Americans find themselves at a critical moment in their nation’s history, when they must decide what kind of country they want to have, according to former acting Attorney General Sally Yates.
In a searing op-ed for USA Today, the Trump foe reveals she tried to warn and help the administration, only to be thrown out of office. Now she is calling on her fellow Americans to uphold the “country’s core values.”
“Our founding documents set forth the values that make us who we are, or at least who we aspire to be,” Yates writes. “I say aspire to be because we haven’t always lived up to our founding ideals — even at the time of our founding. When the Declaration of Independence proclaimed that all men are created equal, hundreds of thousands of African Americans were being enslaved by their fellow Americans.”
She recalls the Jim Crow South when Americans were forced to choose between segregation and racial justice. And while we have often failed to live up to our ideals, we have always had a shared vision of what the country means and what is expected of its leaders.
Yates asks Americans to look back at the Preamble to the Constitution for inspiration:
“’We the people of the United States’ (we are a democratic republic, not a dictatorship),” she writes. “‘In order to form a more perfect union’ (we are a work in progress dedicated to a noble pursuit) ‘establish justice’ (we revere justice as the cornerstone of our democracy) ‘insure domestic tranquility’ (we prize unity and peace, not divisiveness and discord), ‘provide for the common defense’ (we should never give any foreign adversary reason to question our solidarity) ‘promote the general welfare’ (we care about one another; compassion and decency matter) ‘and secure the blessings of liberty to ourselves and our posterity’ (we have a responsibility to protect not just our own generation, but future ones as well).”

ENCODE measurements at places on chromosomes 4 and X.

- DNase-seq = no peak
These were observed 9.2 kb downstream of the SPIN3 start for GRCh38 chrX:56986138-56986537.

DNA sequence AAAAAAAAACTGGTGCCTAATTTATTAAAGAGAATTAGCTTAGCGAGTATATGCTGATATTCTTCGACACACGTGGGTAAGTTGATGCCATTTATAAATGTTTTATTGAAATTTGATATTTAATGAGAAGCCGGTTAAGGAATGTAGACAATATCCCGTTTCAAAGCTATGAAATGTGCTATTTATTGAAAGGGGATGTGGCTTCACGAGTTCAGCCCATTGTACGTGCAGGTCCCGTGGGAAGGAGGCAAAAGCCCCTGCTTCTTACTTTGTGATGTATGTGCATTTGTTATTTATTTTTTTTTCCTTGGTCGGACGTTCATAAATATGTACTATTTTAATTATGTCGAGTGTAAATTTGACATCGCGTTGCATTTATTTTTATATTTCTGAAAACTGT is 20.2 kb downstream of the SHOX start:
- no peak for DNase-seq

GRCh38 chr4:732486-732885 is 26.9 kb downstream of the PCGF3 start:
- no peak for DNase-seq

She goes on to explain that the Bill of Rights guarantees individual liberty and other rights that Americans often take for granted.
“But without vigilance, [they] can erode and slip away, such as freedom of speech (our right to protest and be heard); freedom of religion (the essential separation between how one worships and the power of the state); and freedom of the press (a democratic institution essential to informing the public and holding our leaders accountable),” Yates continues.
Yates also notes that one thing that separates the United States from an autocracy is the “strict separation between the Justice Department and the White House on criminal cases and investigations.” This ensures the public believes in the legitimacy of the criminal process.
“There is such a thing as objective truth,” she explains. “We can debate policies and issues, and we should. But those debates must be based on common facts rather than raw appeals to emotion and fear through polarizing rhetoric and fabrications.”
She closes with a powerful call to action:
“We are not living in ordinary times, and it is not enough for us to admire our nation’s core values from afar…So stand up. Speak out.”
- Republican Senators Are Making Out Like Bandits with Special Real-Estate Tax Break
- Trump Diehards Take Over Taylor Swift’s New App, Instantly Start Spewing Hate
- Paul Krugman: The GOP Is Completely, Hopelessly Corrupt